Note

Click here to download the full example code

# Link Prediction using Graph Neural Networks¶

In the introduction, you have already learned the basic workflow of using GNNs for node classification, i.e. predicting the category of a node in a graph. This tutorial will teach you how to train a GNN for link prediction, i.e. predicting the existence of an edge between two arbitrary nodes in a graph.

By the end of this tutorial you will be able to

Build a GNN-based link prediction model.

Train and evaluate the model on a small DGL-provided dataset.

(Time estimate: 28 minutes)

```
import dgl
import torch
import torch.nn as nn
import torch.nn.functional as F
import itertools
import numpy as np
import scipy.sparse as sp
```

## Overview of Link Prediction with GNN¶

Many applications such as social recommendation, item recommendation, knowledge graph completion, etc., can be formulated as link prediction, which predicts whether an edge exists between two particular nodes. This tutorial shows an example of predicting whether a citation relationship, either citing or being cited, between two papers exists in a citation network.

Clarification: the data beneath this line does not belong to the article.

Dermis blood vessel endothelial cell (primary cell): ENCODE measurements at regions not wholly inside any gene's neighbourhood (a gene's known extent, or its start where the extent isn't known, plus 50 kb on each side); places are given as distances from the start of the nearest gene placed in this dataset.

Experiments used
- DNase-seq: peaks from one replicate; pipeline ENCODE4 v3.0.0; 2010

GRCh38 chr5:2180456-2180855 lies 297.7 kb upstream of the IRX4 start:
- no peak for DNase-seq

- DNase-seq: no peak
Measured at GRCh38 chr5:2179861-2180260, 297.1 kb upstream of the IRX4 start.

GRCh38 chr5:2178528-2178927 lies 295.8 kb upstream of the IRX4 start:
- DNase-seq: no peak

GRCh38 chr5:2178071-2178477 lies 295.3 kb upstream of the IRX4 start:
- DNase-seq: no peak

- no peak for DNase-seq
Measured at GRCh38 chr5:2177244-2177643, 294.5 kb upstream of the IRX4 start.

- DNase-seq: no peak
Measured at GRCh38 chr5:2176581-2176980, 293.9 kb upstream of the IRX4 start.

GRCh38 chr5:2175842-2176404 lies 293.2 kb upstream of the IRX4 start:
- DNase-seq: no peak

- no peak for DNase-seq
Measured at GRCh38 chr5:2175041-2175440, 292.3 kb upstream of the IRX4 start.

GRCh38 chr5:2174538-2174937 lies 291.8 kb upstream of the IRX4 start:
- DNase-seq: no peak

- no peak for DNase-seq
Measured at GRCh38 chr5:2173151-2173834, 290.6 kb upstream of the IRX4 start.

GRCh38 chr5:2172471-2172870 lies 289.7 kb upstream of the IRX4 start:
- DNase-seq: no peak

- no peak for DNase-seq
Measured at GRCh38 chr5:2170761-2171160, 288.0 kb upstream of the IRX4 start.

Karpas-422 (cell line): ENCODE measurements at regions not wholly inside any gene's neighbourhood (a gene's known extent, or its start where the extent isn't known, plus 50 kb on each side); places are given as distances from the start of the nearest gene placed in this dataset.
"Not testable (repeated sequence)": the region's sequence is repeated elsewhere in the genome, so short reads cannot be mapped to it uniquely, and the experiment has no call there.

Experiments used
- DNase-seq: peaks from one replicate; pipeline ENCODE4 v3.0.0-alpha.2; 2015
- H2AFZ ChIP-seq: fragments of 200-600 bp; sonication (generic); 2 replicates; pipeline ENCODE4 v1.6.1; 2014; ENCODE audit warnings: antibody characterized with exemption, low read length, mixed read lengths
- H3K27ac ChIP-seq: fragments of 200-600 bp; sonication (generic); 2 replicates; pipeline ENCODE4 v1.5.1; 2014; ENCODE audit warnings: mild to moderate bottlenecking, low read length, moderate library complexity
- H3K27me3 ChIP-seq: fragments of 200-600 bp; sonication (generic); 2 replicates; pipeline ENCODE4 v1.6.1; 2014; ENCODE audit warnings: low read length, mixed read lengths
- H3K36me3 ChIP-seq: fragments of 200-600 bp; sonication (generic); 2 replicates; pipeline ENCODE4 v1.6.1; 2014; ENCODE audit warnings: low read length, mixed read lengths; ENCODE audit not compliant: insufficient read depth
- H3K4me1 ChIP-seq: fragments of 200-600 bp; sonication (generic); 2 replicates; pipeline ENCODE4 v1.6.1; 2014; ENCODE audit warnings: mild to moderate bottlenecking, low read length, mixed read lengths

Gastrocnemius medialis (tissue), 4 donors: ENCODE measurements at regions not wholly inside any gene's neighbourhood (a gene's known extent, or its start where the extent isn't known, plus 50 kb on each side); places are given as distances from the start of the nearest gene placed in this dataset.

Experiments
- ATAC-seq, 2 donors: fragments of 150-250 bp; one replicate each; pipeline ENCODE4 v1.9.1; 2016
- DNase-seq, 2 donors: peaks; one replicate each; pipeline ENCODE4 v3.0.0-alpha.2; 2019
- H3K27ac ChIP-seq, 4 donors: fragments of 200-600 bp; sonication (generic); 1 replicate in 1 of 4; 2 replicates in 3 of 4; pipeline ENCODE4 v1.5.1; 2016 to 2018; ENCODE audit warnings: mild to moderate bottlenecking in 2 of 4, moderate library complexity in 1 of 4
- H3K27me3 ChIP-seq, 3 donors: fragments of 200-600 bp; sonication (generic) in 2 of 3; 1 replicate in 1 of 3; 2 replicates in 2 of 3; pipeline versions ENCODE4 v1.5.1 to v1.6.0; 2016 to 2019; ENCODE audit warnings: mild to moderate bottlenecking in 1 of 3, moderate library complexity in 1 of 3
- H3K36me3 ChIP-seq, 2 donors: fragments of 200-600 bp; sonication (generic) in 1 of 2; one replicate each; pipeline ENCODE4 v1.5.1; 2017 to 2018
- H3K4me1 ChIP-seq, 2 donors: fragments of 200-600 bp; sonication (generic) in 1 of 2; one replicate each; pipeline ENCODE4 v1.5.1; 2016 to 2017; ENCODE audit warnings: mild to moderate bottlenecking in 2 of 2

This tutorial formulates the link prediction problem as a binary classification problem as follows:

Treat the edges in the graph as

*positive examples*.Sample a number of non-existent edges (i.e. node pairs with no edges between them) as

*negative*examples.Divide the positive examples and negative examples into a training set and a test set.

Evaluate the model with any binary classification metric such as Area Under Curve (AUC).

Note

The practice comes from SEAL, although the model here does not use their idea of node labeling.

In some domains such as large-scale recommender systems or information retrieval, you may favor metrics that emphasize good performance of top-K predictions. In these cases you may want to consider other metrics such as mean average precision, and use other negative sampling methods, which are beyond the scope of this tutorial.

## Loading graph and features¶

Following the introduction, this tutorial first loads the Cora dataset.

```
import dgl.data
dataset = dgl.data.CoraGraphDataset()
g = dataset[0]
```

Out:

```
NumNodes: 2708
NumEdges: 10556
NumFeats: 1433
NumClasses: 7